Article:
Give us a little background about you. Where did you grow up and what do you enjoy doing in your spare time? I grew up in a rural mountain town in Washington. We’ve got a little 5 acre plot with horses and cows and lots of dogs. My dad is a woodworker and outfitted the property with all sorts of things, a sawmill, greenhouse, chicken coop, gazebo and treehouse. And my mom is our local librarian. I’m the youngest of four and we’re all creatives in our own rights.
In my free time I, of course, enjoy the arts. Drawing in the park or visiting the art museum or library. I love to bike around the city, practice yoga and go dancing. Lately I love to play host and have people over for dinner, it helps that my roommate is a fabulous cook!
One of my favorite parts about our in-person conversation was talking about your design process. Can you take us through that process. When I was a kid I was totally convinced that if I was truly an artist, I could pick up a pen and a masterpiece would just flow out. And that can’t be further from the truth! I purge ideas onto paper until I get attached to something, until I love an idea enough to add details. My illustration professor really hammered in the idea that you won’t always feel inspired but you will always be an artist. And good ideas don’t come quickly. I draw as much as I can, and most of it stays in my desk. But when I do feel confident and excited about something, I follow through with the steps I emailed to you earlier.
Where do you draw your color inspiration from? I’ve always been drawn to warmer, more saturated colors. In any photo editing apps, I go to temp first and spice that s*** up! But thinking more deeply, I love golden hour. I love being bathed in sunlight. I strive to make art that makes people feel good and feel happy and I think that time of day is a happy moment for most people. Everyone’s getting off work, they get to relax and eat! Yum. The saturation, however, probably comes from my Puerto Rican side. The caribbean loves color. I always loved driving through PR and instead of all our lame cookie cutter homes, theirs are bright pinks and oranges and greens! That’s the best part about art, colors don’t have to make sense or look natural. I love a pink sky, blue ground or green river.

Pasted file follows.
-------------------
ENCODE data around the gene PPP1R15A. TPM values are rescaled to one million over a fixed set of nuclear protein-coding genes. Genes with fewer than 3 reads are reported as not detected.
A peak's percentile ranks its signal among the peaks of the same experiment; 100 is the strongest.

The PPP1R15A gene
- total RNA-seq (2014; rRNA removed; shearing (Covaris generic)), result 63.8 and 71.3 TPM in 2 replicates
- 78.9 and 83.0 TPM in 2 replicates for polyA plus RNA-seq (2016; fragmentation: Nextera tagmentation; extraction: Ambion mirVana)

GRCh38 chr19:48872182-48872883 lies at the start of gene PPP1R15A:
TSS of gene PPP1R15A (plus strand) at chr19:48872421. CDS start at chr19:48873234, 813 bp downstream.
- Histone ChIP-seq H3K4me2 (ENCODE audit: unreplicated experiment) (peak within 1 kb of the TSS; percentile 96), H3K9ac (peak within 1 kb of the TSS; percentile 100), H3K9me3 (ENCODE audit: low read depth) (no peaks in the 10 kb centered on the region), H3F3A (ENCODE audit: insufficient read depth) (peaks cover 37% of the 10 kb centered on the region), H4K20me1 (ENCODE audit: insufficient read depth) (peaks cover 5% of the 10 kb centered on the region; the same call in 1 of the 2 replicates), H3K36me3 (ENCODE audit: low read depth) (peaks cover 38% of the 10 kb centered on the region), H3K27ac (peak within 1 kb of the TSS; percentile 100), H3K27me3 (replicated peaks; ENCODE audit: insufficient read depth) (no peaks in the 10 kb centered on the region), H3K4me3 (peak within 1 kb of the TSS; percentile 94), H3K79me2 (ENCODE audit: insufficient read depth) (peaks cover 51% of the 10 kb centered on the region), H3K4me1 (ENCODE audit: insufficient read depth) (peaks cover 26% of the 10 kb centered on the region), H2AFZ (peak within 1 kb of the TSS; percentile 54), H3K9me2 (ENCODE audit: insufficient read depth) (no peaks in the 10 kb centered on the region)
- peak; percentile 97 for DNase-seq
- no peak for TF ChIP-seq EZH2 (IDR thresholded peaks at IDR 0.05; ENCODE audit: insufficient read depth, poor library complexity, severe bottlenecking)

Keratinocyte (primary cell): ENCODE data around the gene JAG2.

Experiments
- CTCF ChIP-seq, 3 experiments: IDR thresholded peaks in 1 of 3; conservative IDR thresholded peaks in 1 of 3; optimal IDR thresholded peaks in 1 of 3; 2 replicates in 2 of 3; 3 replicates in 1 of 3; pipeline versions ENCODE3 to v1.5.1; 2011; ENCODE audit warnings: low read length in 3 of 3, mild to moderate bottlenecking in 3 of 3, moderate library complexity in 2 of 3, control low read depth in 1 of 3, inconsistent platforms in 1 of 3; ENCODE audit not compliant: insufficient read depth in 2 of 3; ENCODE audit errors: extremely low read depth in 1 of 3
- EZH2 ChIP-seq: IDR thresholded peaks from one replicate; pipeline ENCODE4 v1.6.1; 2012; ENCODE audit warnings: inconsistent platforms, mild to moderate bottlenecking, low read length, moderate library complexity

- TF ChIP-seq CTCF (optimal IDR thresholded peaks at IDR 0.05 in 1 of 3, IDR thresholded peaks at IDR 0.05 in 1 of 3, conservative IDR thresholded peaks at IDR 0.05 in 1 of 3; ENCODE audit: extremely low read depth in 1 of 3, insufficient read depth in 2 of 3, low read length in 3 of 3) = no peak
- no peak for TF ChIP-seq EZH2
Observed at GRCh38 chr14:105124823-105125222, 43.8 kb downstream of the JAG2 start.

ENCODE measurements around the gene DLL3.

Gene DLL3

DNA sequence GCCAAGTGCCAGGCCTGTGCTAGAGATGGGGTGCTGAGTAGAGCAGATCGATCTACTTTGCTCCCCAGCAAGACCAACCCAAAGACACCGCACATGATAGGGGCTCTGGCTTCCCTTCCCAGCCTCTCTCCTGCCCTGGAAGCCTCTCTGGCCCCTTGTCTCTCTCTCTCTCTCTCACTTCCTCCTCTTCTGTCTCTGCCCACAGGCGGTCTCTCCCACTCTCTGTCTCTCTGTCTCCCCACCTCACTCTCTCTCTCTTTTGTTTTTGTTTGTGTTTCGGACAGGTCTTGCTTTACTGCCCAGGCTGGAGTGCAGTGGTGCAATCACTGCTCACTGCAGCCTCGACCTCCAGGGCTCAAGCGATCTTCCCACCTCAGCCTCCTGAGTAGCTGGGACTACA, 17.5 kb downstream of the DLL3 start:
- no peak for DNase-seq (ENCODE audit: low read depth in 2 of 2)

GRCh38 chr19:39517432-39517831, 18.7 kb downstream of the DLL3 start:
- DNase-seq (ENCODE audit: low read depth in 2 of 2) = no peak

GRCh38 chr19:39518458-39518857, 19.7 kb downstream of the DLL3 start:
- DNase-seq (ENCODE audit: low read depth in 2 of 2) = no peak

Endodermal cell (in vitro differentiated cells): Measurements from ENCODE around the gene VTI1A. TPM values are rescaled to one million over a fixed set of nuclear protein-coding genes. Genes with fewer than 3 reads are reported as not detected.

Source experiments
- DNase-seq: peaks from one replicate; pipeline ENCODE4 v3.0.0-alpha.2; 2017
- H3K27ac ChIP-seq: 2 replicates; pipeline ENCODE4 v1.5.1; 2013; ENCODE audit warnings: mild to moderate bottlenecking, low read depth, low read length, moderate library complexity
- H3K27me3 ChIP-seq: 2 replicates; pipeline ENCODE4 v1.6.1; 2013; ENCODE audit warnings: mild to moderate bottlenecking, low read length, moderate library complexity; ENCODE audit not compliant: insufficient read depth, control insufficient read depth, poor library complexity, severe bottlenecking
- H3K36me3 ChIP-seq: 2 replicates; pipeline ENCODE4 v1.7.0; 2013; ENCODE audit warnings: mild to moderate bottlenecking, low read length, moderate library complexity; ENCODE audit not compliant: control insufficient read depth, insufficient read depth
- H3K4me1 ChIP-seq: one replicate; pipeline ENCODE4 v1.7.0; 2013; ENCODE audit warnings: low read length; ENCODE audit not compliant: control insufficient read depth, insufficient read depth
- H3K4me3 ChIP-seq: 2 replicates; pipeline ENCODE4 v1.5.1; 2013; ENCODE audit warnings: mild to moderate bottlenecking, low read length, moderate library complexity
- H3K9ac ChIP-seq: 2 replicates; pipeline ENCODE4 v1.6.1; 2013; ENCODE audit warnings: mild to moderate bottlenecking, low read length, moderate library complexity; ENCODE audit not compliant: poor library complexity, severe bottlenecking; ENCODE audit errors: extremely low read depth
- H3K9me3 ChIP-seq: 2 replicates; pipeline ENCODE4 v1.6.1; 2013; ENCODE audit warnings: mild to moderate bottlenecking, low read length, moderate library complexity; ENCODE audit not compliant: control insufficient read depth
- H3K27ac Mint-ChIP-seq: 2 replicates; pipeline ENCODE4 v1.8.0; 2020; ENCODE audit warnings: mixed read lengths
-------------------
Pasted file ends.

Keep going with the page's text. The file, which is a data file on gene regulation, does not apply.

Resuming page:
How do you go about combining the colors you love into something that works so well together? As mentioned, I don’t think there’s any rules in color pairing. Unorthodox pairs like blues and oranges or reds and greens vibrate visually. That’s why sports teams use contrasting colors so often, they capture attention. But I have to take my subjects into consideration as well. Are they feeling more shy, reserved, calm? Then I’ll use cooler, analogous colors. Are they feeling a little more spicy, confident, loud? Then I’ll go warmer and contrasting. Colors say so much more subconsciously than we even realize. One of my favorite books to date is The Secret Lives of Color by Kassia St. Clair. I think it’s the only piece of text that can put to words how impactful color relationships are.
The second part of your art that really drew us to you, was your depiction of women. How do you create your scenes and what inspires them? My scenes are inspired by lived experiences or overheard conversations. It’s a jumble of real life. But most importantly, I want my art to feel relatable. Maybe not for everyone, but for women of color or mixed race that have otherwise not been represented. I want to share the stories of curious, vibrant women.
Who inspires you and/or where do you draw inspiration from? I draw a lot of inspiration from my own life, my friends and my family. Nostalgia, ideas of chance or luck, seeking happiness and my dogs play a big part as well. I’m inspired by some of the masters like Artemesia Gentileschi, Paul Gauguin, Tamara de Lempicka and Toulouse-Lautrec. And I’m inspired by a lot of present-day loves like Isa Benistion (Gentle Thrills), Kelly Anna, Manjit Thapp, Gisela McDaniel, Pace Taylor and Daiana Ruiz.